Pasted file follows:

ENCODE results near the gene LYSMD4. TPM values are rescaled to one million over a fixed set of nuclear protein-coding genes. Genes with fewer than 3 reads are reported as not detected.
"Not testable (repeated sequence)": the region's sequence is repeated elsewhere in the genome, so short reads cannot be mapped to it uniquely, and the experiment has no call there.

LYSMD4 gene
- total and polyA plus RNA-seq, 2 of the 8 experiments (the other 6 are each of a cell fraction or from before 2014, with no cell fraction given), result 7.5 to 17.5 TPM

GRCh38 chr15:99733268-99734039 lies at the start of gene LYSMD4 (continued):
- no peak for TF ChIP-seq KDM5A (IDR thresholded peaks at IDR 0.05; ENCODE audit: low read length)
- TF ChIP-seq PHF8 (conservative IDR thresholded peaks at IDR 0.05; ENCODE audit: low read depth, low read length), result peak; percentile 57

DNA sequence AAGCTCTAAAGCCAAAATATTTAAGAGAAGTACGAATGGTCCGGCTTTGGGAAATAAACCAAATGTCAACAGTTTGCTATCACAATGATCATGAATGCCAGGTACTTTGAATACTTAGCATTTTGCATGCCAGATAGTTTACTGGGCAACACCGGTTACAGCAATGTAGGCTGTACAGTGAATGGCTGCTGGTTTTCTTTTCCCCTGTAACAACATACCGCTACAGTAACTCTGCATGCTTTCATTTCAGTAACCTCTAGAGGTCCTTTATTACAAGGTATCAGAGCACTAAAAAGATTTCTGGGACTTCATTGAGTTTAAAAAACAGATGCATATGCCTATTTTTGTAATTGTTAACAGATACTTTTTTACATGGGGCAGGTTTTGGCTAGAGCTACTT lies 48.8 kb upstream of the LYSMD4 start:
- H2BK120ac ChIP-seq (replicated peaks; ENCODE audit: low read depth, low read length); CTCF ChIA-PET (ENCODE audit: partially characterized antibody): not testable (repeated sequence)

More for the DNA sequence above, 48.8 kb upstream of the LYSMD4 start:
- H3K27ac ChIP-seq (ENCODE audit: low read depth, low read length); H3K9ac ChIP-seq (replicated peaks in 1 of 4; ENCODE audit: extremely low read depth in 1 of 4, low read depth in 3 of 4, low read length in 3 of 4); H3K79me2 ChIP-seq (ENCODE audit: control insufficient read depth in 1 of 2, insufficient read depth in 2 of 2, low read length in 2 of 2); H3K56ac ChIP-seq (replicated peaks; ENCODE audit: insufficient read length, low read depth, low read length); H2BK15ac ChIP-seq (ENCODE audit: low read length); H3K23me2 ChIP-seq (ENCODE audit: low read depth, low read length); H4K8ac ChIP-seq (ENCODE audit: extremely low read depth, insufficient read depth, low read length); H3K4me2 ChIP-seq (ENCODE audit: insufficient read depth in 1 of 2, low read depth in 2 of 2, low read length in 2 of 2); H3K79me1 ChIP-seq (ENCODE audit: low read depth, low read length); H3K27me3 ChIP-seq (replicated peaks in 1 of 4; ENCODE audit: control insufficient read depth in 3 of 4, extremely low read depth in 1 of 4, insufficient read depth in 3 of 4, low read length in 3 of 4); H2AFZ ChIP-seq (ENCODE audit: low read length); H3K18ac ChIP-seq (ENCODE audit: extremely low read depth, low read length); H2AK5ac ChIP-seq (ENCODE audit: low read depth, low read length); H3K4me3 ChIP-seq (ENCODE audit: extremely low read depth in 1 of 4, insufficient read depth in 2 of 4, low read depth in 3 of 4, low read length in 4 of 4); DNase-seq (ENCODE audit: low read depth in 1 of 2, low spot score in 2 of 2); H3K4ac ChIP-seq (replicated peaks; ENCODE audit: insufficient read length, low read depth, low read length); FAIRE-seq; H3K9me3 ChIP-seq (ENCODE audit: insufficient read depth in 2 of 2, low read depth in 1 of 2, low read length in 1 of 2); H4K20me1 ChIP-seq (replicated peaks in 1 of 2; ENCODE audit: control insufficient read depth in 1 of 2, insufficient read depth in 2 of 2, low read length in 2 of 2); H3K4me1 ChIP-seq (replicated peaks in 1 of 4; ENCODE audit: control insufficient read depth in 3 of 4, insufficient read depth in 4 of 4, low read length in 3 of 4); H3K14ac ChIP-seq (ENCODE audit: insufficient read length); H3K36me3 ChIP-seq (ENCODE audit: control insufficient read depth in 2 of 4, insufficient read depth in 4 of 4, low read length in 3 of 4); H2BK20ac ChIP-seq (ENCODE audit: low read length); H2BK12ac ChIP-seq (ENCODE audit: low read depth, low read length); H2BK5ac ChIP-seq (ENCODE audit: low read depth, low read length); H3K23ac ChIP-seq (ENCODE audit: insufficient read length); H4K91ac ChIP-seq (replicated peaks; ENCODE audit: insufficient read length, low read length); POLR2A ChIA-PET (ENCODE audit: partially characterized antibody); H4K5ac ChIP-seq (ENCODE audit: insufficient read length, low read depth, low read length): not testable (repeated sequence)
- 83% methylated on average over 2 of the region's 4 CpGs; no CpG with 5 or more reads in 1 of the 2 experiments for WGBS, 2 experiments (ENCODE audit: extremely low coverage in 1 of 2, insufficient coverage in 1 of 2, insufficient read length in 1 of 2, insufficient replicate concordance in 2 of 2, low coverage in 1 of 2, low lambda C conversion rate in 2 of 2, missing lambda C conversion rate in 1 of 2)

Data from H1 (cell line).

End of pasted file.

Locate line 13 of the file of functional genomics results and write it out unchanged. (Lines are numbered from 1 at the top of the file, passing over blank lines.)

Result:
Data from H1 (cell line).